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Tallie Gabriel - Voices Interview


Tallie Gabriel’s work is born out of moments of tender vulnerability. Her music is steeped in warmth and affectionate intimacy—exactly how she likes her heart best. Her poetic lyrics and thoughtful storytelling combined with her lilting voice have drawn comparisons to the likes of Regina Spektor, Ingrid Michaelson, and Sufjan Stevens. She draws inspiration from a variety of indie singer-songwriter and folk predecessors, as well as incorporating the influence of the trad Irish, Bal-musette, and classical motifs that attracted her to the cello and music composition when she was younger. Gabriel is 1/4 of the folk group Cardboard Rocketship.


What is your earliest memory of music? And, how did you get started in music? My grandmother's alarm is her local classical music radio station, but it takes her about two hours to wake up to it once it starts. So my earliest memory of music is probably hearing these grand, epic symphonies and concertos coming from her room from 8-10 AM and having that as a breakfast/playtime soundtrack when we visited. I made up little songs and hummed CONSTANTLY as a child. My mom eventually asked if my sister and I wanted to take music lessons, and I picked guitar first since I wanted an instrument I could sing with. My sister chose violin, and I began learning cello a few years later after I went to see her performance at music camp and became obsessed with the cello section in the orchestra. (The depth of sound they made! And everyone looked like they were hugging their instrument.) It wasn't until years later that I began to experiment with singing while playing cello, and everything seemed to click. What was the first song you ever wrote? What or who inspired you to start writing music? The first song I ever wrote was a one-verse, one-chorus anthem for my favorite stuffed animal toy. I wrote my first kind of good song when I was fifteen -- my sister wrote a piano part and I did the music and lyrics. It was about a really intense crush I'd developed on someone at my school who was moving back to Japan. He didn't even know I liked him, and we'd spoken maybe three times ever, but I was devastated that our love would never see its true potential! (I have no idea what became of him, come to think of it, but I hope he's doing well.) Do you play any instruments? If yes tell us about it. If not, do you work with a band or studio musicians? Do you produce your tracks or work with a producer? I do! I play cello, guitar, and bass. For this EP, I did work with producer Julian Giaimo, who did the percussion and guitar. Halsey Harkins did the piano and backing vocals. I love collaborating with my very talented friends, and the additions they made totally helped shape the songs. What is your favorite part about being an artist (performing, recording, writing, playing)?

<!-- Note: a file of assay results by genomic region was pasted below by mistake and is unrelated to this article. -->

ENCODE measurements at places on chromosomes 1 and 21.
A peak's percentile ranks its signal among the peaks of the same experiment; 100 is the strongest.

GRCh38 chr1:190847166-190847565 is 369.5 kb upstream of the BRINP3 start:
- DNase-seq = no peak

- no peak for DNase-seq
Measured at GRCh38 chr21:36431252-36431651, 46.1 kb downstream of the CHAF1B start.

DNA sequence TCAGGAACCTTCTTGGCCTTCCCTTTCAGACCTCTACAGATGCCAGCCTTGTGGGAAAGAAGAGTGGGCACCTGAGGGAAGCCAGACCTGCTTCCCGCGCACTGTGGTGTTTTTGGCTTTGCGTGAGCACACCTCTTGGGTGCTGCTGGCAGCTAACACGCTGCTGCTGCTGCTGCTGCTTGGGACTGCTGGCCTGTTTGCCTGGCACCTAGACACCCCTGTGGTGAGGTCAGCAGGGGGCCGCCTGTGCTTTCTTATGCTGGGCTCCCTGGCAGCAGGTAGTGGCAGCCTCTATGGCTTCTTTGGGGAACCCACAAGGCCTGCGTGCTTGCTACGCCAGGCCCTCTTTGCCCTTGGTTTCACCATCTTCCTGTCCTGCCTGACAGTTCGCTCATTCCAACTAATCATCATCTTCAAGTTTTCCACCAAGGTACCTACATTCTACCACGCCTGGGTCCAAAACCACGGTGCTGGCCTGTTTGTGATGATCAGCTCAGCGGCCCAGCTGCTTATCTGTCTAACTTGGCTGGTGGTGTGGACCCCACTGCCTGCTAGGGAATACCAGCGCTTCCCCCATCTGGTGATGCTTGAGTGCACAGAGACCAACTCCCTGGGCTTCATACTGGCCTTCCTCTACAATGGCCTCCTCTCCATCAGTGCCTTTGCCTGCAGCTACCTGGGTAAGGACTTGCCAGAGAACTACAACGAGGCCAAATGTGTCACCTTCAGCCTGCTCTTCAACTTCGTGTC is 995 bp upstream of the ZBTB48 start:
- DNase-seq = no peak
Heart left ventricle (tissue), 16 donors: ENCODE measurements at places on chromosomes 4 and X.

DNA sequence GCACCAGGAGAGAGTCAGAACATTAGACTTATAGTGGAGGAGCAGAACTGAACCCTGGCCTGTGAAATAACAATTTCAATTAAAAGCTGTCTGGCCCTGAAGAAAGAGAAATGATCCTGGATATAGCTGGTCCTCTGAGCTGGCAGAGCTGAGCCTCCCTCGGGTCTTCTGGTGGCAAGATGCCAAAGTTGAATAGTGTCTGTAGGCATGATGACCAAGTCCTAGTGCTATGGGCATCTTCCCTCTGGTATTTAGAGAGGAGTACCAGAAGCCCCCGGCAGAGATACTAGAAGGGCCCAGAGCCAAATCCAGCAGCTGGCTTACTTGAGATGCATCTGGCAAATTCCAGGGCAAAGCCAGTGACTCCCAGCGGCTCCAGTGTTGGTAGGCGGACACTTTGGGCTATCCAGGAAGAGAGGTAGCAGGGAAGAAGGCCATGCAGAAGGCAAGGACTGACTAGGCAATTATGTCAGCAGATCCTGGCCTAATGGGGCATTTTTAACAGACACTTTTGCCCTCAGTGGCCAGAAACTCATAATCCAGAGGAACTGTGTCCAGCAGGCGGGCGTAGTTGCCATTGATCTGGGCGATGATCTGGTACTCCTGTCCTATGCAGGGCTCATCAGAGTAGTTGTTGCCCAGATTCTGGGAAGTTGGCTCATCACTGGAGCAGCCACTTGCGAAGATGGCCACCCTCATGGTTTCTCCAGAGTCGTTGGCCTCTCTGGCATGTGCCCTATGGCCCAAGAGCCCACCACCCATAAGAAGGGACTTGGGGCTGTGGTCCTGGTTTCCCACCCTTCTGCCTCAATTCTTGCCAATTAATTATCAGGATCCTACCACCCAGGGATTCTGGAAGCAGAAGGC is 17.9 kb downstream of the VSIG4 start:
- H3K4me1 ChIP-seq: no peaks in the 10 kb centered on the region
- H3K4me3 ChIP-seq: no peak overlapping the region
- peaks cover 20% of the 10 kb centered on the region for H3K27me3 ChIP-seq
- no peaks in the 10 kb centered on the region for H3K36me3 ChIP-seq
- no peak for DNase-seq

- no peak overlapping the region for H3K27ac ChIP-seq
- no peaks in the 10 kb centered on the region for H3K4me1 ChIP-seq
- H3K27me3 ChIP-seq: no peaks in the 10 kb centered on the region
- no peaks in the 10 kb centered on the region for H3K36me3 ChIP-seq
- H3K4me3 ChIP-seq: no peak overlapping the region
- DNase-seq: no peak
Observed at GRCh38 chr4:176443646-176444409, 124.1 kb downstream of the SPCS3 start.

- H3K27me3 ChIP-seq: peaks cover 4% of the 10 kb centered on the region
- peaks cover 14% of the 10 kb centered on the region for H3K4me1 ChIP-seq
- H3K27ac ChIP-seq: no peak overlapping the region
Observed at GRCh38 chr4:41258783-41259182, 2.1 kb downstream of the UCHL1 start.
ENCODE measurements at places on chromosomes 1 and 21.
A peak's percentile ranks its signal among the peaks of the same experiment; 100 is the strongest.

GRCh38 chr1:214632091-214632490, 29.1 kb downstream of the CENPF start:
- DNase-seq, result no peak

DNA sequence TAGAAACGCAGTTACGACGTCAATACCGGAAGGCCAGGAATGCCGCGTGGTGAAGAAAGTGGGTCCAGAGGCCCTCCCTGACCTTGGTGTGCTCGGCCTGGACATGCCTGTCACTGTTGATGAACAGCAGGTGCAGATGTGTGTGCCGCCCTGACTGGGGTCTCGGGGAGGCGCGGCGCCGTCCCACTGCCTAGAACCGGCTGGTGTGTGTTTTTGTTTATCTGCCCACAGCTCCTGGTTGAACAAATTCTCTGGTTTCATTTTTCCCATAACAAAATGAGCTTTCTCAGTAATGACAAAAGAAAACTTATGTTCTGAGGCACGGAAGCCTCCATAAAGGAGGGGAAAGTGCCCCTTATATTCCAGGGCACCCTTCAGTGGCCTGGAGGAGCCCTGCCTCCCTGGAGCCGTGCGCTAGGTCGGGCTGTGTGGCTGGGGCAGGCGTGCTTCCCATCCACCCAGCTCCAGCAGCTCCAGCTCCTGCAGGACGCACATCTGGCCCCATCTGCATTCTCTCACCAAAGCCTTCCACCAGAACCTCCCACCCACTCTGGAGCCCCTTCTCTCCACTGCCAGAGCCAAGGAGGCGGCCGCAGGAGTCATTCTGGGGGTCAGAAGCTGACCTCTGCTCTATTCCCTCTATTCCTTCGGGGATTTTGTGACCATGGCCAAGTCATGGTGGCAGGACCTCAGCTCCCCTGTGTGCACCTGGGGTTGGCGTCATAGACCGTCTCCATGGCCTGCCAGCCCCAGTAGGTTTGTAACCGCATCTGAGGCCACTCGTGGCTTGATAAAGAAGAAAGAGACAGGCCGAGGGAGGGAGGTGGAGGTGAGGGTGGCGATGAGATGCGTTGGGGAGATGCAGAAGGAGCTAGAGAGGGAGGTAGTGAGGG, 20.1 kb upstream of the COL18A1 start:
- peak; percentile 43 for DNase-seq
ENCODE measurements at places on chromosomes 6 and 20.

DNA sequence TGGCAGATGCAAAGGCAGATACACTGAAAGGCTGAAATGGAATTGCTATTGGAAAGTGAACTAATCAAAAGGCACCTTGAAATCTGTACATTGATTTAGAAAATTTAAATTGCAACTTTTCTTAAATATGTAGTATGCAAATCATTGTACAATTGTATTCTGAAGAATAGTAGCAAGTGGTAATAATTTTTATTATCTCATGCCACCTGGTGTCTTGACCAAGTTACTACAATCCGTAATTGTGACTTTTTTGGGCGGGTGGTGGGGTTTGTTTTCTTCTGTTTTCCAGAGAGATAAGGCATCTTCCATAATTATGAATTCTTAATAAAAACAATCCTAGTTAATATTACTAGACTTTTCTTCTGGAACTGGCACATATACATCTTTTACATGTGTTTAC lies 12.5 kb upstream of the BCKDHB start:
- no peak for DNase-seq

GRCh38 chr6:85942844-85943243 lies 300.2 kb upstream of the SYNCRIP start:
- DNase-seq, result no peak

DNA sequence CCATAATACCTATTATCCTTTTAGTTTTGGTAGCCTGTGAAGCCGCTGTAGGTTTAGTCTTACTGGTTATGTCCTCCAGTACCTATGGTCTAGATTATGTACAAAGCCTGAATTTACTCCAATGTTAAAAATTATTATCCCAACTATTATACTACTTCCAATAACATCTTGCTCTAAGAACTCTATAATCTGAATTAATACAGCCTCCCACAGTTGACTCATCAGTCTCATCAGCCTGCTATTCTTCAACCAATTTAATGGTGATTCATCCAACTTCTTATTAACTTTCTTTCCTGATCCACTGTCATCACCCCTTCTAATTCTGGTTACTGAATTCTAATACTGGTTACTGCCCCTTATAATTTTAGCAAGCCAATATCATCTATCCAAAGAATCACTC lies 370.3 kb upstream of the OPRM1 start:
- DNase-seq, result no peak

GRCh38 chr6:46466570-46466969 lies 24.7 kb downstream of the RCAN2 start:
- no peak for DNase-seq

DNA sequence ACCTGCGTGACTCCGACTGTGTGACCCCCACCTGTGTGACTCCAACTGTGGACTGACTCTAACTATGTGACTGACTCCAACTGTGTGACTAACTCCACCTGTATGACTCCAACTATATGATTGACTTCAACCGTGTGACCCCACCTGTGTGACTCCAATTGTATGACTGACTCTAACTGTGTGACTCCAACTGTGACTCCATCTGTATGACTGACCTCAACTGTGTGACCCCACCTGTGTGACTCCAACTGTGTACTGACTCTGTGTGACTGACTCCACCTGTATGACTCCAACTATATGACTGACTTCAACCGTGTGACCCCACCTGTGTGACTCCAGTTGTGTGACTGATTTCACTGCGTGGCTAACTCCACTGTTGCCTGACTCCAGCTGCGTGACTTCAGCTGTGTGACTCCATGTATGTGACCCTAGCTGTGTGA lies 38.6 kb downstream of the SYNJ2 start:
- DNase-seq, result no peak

To me, there are few things as magical in this world as live music. That audience connection and energy in the room might make performing my favorite (which is very sad these days, since venues are closed), but I also really cherish the writing part. It's so helpful and cathartic to process emotions and experiences through music! Do you have any advice for young women pursuing music?


Make what moves you, and turn to people whose opinion and expertise you really trust when you're looking for feedback and actionable criticism. Remember that people (especially cishet men, sorry cishet men but it you) love to give you their advice and opinion when you haven't asked for it, and you are under no obligation to take it in. Kind of along those lines, it's felt vital for me to not get caught up in what other people think of the art I make. Of course you want your work to resonate, you want people to listen, and it is the most gratifying feeling ever when someone says they were moved by something you've made, when you're able to foster a little moment of connection and maybe make someone feel understood. But I also know my music isn't going to be that for everyone, and that some people will just flat out not like it! And I think it's necessary to make peace with the fact that art is subjective, that your job as an artist is to make from your truth and offer to the world what comes from your heart, and that that's really all you can do. For readers who have never heard your music, can you suggest one or two songs to start with?


Story :)

What do you feel your strengths are as an artist?


I'm a writer and poet and pursued writing really seriously while I actually took a bit of a hiatus from music, so I've always felt strongest about my lyrics. I love metaphors and poetic phrases that don't always necessarily follow a traditional song structure, but they feel so correct in my brain.

Tell us where fans can access your music. Provide 1 or 2 links here:


I'm a writer and poet and pursued writing really seriously while I actually took a bit of a hiatus from music, so I've always felt strongest about my lyrics. I love metaphors and poetic phrases that don't always necessarily follow a traditional song structure, but they feel so correct in my brain.


Find on Apple.


Stream on Spotify.

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